If someone disappears on you, it really is on them.

As a psychotherapist, I hear countless dating stories and associated experiences of excitement, fear, anxiety, and rejection. It is natural that this topic would occupy a lot of space; after all, opening ourselves to love is one of the most vulnerable experiences in the world.

But something I hear about regularly—which particularly saddens me, because it causes an unnecessary layer of anguish beyond the inevitable hurts of dating—is what I call the Houdini Phenomenon: when the person you have been dating disappears without an explanation.

I cannot tell you how many times a client comes into my office in hysterics, wondering how this could have happened. The contrast between the initial proactive interest and the sudden disappearance is shocking; the ambiguity and lack of closure are crushing. What is worse, people tend to wonder what is wrong with themselves. They think, “If only I had done something different, he or she would have stuck around.”

It is heart-wrenching to watch people take someone else’s issue and turn it against themselves. This is one of those cases wherein the cliché “It’s not you, it’s me” is actually true! If someone disappears on you, it really is on them.

Why in the world would someone prefer to disappear than to have closure? Simply put, the Houdini Phenomenon is characteristic of a high level of avoidance.

Here is an anecdote that might give you a window into this type of psyche:

I was buying a gift for someone on behalf of her close friends, emailing to ask who wanted to participate. Multiple people went silent. I followed up and got a response from only one brave soul who felt bold enough to tell me that his answer was “no.” I thanked him and asked why he had not said so earlier. He said that it was hard for him to say “no.”

If it is this hard to say “no” to a gift, imagine how difficult it would be to say “no” to a relationship!

When you partner with someone who is avoidant, it is crucial to understand that you did not make him or her this way. Avoidant behavior stems from developmental factors that most likely got constellated in childhood. In other words, this person is wired to act in a particular way in relationship—having nothing to do with you—wherein he or she tends to insulate against the threat of separation (which, ironically, can be triggered by steps toward closeness) by adopting a defensive stance and suppressing vulnerability. Behaviors associated with this structure are the propensity to detach easily, a tendency towards defensiveness, and a preference to avoid conflict.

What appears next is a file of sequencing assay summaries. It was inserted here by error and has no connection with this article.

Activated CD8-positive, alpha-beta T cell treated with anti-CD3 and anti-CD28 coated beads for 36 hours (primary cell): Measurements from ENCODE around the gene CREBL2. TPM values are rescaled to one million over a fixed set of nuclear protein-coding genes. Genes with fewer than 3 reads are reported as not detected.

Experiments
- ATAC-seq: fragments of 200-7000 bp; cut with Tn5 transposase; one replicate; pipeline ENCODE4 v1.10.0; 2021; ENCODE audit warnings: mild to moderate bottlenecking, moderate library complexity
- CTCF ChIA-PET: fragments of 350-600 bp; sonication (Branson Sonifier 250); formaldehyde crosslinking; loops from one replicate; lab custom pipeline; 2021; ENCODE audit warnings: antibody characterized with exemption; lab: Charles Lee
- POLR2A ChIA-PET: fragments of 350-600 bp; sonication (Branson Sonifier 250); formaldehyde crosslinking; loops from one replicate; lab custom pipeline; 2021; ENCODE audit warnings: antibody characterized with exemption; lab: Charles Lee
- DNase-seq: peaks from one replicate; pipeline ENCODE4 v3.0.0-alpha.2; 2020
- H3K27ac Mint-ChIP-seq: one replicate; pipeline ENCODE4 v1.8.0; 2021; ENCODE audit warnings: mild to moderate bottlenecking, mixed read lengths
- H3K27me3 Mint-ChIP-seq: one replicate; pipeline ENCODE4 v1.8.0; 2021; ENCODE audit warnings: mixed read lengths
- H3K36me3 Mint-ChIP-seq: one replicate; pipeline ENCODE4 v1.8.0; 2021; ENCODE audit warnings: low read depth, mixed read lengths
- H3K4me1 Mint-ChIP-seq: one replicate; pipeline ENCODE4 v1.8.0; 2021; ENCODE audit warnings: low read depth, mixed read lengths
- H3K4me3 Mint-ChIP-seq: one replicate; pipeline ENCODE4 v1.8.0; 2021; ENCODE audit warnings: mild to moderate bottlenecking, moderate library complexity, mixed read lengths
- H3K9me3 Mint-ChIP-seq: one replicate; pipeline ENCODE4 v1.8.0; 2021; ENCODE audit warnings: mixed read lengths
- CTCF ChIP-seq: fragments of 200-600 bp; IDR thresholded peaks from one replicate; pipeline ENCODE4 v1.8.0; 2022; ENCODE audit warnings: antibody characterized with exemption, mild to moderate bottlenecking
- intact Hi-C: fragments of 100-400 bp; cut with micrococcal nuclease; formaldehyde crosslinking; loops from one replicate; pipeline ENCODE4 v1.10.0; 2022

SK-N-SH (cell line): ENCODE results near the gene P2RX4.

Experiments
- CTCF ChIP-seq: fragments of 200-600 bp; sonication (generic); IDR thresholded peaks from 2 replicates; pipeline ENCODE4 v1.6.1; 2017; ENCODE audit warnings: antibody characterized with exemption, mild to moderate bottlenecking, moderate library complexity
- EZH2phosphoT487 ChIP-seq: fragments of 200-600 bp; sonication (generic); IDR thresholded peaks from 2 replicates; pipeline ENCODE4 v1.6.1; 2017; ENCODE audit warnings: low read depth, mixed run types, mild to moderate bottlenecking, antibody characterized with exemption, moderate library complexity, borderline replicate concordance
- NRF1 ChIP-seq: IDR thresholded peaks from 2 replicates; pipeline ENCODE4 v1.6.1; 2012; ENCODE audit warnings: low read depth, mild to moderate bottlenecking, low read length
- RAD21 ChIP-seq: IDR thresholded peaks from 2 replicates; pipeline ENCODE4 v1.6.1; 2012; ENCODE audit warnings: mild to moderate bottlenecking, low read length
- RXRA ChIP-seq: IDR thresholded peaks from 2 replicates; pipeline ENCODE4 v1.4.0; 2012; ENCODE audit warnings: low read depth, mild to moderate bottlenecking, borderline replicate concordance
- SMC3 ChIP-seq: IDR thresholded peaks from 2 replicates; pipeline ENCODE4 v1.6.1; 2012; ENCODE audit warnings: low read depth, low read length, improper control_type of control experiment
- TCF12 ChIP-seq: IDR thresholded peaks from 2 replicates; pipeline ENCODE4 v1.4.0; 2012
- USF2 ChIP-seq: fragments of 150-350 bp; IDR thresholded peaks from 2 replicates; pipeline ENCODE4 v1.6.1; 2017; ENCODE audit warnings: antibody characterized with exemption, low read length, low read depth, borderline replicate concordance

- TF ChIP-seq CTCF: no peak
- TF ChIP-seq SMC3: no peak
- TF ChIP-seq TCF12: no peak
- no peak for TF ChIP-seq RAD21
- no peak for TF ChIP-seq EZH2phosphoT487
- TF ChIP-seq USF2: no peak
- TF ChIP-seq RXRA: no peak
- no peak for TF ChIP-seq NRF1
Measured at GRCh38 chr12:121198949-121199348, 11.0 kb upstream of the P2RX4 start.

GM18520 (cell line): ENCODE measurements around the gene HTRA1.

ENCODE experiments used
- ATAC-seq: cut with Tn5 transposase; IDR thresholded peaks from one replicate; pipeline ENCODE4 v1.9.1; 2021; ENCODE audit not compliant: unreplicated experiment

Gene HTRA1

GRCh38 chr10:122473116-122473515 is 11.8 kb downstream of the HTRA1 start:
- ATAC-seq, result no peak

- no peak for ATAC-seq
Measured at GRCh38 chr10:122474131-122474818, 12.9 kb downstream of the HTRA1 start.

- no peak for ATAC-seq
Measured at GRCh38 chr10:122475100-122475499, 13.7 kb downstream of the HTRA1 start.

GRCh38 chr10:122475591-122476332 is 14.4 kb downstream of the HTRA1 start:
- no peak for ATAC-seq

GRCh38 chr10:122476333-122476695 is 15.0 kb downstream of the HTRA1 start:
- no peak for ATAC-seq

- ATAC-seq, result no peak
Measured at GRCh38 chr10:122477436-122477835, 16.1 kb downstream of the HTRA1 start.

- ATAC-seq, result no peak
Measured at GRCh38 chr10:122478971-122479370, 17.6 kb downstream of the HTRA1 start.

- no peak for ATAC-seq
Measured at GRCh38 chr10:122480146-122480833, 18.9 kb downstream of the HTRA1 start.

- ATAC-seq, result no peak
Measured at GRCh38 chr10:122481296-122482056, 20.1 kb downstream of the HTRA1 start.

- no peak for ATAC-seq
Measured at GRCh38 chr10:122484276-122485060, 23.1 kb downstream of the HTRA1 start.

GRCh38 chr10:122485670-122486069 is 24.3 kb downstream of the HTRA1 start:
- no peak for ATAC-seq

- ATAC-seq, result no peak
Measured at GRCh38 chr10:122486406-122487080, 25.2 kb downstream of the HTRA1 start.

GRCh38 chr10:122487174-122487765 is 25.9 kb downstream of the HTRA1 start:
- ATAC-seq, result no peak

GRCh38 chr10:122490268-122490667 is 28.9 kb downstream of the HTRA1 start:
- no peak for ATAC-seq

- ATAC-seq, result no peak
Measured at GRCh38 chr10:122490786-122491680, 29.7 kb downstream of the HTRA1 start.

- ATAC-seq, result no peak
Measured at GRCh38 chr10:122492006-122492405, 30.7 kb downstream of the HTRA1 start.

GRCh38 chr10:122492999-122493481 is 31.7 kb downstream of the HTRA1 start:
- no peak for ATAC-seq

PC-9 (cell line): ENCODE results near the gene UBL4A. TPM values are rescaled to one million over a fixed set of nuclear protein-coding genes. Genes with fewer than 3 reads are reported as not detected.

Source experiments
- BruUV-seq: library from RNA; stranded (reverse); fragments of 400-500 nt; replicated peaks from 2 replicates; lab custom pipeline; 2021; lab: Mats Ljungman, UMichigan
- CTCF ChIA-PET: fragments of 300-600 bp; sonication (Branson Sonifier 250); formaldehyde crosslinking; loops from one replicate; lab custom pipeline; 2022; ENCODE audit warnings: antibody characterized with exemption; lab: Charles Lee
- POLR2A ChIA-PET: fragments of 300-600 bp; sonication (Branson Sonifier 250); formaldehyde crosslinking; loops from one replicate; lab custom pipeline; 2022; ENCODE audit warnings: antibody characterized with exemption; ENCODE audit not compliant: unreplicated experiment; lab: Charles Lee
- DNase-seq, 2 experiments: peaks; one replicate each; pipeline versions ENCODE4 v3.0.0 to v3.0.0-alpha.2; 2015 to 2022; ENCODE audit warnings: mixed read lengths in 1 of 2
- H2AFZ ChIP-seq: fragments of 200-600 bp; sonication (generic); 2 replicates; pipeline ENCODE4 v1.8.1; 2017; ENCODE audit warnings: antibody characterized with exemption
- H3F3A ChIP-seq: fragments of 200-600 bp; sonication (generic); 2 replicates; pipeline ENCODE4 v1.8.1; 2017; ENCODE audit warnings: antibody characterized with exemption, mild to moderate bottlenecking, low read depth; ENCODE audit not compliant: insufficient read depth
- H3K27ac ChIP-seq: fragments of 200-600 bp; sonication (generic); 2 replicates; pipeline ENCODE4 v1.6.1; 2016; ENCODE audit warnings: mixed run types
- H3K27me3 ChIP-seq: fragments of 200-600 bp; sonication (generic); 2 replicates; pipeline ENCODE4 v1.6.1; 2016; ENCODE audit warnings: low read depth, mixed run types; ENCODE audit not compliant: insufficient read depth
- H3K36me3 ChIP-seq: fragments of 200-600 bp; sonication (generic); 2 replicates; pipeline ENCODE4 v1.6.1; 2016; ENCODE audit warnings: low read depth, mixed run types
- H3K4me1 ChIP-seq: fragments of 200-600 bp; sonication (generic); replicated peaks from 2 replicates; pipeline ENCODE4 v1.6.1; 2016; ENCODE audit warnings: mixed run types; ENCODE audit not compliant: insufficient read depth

So when you agonize over what you could have said or done to prevent this person from disappearing, I hope you will realize that the answer is “nothing.” This is not to say that you should not examine your role in whatever overarching dynamic got created—it always takes two to tango, and it would be useful for you to understand why you were attracted to such avoidant patterning. Nonetheless, whether this person did or did not want to be in a relationship with you (in some cases, people with avoidant tendencies run because they do like you and are overwhelmed by their feelings), the fact that he or she could not talk to you about it indicates a level of avoidance that likely would have caused you grief if you would have continued the relationship. Frankly, you may have dodged a bullet.

For the Houdini sufferer:

  1. If someone chooses to handle something in a way that is not loving and respectful, that is about him or her, not you.
  2. You could not have done anything different to make this person behave differently. These are deeply rooted patterns that would inevitably reveal themselves in one way or another.
  3. The one piece of work you could do is to look inward to understand what pattern you may be repeating by engaging with someone so avoidant. By making unconscious patterns conscious, you are less likely to repeat them.

And for those of you who tend to avoid difficult conversations:

  1. If you need to end a relationship, it will be more painful for the other person if you avoid talking to them about it. Not only will they endure the separation that they would have had to suffer if you had faced them directly, but they will feel poorly treated and disrespected on top of it.
  2. Although you think you detach easily, these experiences get stored in your unconscious. You will have a clear mind and clean conscience if you face difficult situations, which will leave you feeling better about yourself overall.
  3. When you do find that right person, it will be crucial for you to be able to face challenging situations and conversations. This is good practice!

It is inevitable that people who are close will hurt each other, whether in a new relationship or a longstanding one. How could we possibly dance together without stepping on one another’s toes from time to time? But why make it more painful than it already is?

I say we should live by the Golden Rule—treat each other with as much kindness and compassion as possible, and minimize damage beyond the inevitable. After all, while I may be the injurer now, I may just as easily be the injured later.

Yael Melamed, MFT

Yael believes that difficult times are part of the natural life cycle of relationships, and are in fact a gift if you are able to grow from them. She is dedicated to helping people repair their relationships—both with themselves and others—and thinks that one of the biggest factors determining the outcome of your relationship is whether you have the right tools to navigate the challenges that arise.